The movie is a classic but the poster is an all-timer, even if it’s not totally accurate to how it’s seen in the movie. (There’s all kinds of differences to how Bancroft’s leg is placed visually in relation to Hoffman standing in front of her.) Regardless, both the poster and the moment it teases underscore the movie’s appeal, about forbidden tension between two people who maybe shouldn’t even though they know they will.
15. Gone with the Wind (1939)
Gone with the Wind, Victor Fleming’s epic romantic drama set during the American Civil War, was first released in 1939 and was re-released by MGM in 1967, resulting in one of the most successful re-releases of a movie of all time. The ‘67 re-release came with a brand new poster by magazine artist Howard Terpning, who later went on to become a fine art illustrator chiefly depicting scenery of the American West and Plains Indians. For Gone with the Wind, Terpning turns up the heat between stars Clark Gable and Vivian Leigh, with Leigh cradled in Gable’s arms surrounded by orange flames. It may not be the original poster, but Terpning’s work is undoubtedly the one people remember the most.
14. Silence of the Lambs (1992) and Scream (1996)
Silence of the Lambs and Scream are two different horror movies from two different directors – Jonathan Demme and Wes Craven respectively – yet they both share visually similar posters that use striking motifs: Plain white ghostly faces.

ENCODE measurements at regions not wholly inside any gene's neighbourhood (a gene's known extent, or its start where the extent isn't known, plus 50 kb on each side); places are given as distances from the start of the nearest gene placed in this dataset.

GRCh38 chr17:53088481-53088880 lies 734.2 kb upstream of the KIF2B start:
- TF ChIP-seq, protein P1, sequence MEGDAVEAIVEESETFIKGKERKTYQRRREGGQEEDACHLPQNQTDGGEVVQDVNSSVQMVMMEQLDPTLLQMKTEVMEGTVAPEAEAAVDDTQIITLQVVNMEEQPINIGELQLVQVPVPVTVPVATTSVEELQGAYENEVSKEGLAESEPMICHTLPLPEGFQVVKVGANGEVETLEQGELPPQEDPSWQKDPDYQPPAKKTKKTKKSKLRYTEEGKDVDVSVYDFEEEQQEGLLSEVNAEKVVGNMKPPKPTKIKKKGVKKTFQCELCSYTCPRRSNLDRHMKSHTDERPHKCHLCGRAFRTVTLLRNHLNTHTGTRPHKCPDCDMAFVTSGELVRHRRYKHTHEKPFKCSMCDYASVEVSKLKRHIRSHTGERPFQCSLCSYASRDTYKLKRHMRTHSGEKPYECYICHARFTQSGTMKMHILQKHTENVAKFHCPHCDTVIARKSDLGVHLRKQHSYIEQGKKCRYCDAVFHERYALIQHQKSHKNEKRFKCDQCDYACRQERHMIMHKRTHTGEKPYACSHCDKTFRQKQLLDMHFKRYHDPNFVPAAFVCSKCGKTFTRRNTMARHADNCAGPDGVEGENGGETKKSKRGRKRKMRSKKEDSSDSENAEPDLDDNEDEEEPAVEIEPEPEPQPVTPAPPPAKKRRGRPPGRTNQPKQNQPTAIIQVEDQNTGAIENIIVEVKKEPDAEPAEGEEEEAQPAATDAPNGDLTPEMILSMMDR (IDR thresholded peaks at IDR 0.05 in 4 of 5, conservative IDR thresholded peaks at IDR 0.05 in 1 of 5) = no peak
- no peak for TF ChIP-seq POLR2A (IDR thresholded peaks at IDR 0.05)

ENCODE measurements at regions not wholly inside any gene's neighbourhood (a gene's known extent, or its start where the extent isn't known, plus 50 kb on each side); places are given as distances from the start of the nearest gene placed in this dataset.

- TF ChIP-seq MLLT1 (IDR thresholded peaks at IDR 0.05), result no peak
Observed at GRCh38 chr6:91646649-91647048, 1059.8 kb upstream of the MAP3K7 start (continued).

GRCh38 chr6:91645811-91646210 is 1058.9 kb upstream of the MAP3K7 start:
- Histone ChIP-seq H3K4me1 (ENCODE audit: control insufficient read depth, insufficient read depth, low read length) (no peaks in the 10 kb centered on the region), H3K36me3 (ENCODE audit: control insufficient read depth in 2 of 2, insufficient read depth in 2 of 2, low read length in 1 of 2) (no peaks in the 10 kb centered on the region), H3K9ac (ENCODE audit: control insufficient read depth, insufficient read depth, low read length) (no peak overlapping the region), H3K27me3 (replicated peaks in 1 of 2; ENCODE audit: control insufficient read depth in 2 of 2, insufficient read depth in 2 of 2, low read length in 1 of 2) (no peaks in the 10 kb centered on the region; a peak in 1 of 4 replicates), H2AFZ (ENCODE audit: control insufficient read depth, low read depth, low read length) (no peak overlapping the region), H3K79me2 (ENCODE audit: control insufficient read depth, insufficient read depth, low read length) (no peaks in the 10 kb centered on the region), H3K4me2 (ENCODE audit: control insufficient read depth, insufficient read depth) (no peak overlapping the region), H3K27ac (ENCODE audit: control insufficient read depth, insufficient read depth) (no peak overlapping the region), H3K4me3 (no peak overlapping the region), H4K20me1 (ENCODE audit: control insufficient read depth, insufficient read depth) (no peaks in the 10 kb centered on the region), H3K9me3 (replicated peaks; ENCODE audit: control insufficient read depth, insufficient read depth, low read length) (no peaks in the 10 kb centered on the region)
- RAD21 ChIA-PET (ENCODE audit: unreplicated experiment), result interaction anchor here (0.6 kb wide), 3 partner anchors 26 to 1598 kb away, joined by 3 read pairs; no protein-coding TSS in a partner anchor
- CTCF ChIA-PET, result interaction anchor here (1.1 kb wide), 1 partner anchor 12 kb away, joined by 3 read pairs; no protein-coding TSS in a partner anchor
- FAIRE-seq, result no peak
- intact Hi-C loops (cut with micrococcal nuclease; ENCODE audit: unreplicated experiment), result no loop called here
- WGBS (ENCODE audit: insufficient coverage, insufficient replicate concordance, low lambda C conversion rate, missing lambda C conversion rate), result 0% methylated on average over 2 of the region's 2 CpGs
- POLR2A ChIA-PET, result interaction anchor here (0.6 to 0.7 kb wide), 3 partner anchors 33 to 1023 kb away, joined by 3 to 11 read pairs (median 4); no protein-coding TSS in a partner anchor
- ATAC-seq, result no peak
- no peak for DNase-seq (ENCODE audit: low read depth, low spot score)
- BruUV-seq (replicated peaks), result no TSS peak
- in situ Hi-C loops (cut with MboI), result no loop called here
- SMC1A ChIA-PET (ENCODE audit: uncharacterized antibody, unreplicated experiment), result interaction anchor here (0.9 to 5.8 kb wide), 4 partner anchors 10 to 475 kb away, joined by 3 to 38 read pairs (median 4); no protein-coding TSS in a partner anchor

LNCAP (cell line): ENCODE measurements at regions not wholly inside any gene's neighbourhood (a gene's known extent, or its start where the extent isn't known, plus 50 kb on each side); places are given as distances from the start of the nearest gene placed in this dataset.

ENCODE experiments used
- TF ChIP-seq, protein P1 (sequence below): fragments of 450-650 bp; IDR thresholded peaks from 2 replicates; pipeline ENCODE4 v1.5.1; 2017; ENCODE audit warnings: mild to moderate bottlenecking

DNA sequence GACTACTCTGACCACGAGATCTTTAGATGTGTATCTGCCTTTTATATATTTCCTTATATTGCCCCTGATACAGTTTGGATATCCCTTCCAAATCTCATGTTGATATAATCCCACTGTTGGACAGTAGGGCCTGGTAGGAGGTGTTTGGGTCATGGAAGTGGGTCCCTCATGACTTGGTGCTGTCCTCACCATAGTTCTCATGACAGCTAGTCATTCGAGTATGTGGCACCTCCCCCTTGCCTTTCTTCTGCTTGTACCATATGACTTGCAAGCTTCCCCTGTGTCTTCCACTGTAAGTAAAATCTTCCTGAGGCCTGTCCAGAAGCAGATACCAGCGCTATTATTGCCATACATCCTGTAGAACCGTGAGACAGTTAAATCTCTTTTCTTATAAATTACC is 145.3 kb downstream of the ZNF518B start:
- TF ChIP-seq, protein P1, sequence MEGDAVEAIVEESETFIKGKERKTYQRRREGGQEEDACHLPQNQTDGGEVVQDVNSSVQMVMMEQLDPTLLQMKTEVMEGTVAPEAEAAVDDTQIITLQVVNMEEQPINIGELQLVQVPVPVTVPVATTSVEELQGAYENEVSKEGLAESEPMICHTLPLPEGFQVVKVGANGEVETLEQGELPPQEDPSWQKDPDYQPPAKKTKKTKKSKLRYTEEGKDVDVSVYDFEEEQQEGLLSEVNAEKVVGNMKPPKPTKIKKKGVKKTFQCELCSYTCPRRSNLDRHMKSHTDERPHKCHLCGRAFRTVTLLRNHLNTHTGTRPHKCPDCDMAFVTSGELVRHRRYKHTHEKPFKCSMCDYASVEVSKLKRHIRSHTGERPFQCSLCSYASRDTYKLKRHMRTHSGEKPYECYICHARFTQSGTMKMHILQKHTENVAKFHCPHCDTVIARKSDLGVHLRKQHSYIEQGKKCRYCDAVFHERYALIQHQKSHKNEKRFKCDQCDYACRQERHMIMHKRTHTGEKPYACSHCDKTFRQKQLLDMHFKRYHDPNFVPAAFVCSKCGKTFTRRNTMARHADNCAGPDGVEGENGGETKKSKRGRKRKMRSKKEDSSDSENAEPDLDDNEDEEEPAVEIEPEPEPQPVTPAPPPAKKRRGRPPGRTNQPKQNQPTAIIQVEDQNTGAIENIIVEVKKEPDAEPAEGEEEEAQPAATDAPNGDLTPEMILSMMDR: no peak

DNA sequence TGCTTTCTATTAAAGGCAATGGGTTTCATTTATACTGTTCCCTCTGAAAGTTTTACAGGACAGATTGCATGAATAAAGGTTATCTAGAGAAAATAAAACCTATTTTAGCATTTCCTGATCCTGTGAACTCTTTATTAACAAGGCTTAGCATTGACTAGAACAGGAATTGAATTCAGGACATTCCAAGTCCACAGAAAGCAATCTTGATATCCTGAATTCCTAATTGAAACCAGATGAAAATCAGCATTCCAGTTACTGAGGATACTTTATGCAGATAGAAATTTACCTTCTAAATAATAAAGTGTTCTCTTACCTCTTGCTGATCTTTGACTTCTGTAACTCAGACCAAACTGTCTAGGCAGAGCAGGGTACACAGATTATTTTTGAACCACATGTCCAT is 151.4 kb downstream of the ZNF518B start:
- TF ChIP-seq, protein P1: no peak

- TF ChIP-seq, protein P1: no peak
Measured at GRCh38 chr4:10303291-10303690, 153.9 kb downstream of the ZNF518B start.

For Silence of the Lambs, Jodie Foster’s face appears in high contrast white (with a bluish hue), and an orange moth over her mouth. The moth is known as a death’s head moth, so named because the species has a skull-like pattern on its back. What most people miss about the poster is the “skull” on the moth is actually made up of women’s bodies (and is actually the work of Salvador Dali and Philippe Halsman, using their photograph “In Voluptas Mors”). This obviously communicates the serial killer Buffalo Bill, who targets women.
Scream, meanwhile, uses similar high contrast white faces but to different effects. Scream’s poster features Drew Barrymore, who may or may not be recognizable due to the heavy editing and close-up. Still, it’s Barrymore, which makes you think that she’s the main character of the film until she’s (spoilers!) killed off very early, which was an intentional choice so audiences could not guess where the story goes from there. There’s no extra detail in the poster like Silence of the Lambs, but both posters are the kind you maybe don’t want to see on the other side of a dark room at night.
13. American Beauty (1999)
You may think that’s American Beauty star Mena Suvari’s hand and midriff on the suggestive, iconic poster for Sam Mendes’ celebrated drama (about, among other things, a salesman who starts falling for his teenage daughter’s friend). But because Hollywood is a silly and complicated place, the poster is actually made up of two other women: Chloe Hunter (stomach) and eventual Mad Men star Christina Hendricks (hand).
In a 2021 interview on The Rich Eisen Show, Hendricks recalled the gig for the American Beauty poster, saying: “I used to be a model, and one of the gigs I got was to go and shoot a movie poster. I had no idea what the film was. There were two models, myself and one other. And we did different versions of her hand and her stomach, and my stomach and her hand, and my hand and both. My hand made it in and her stomach made it in.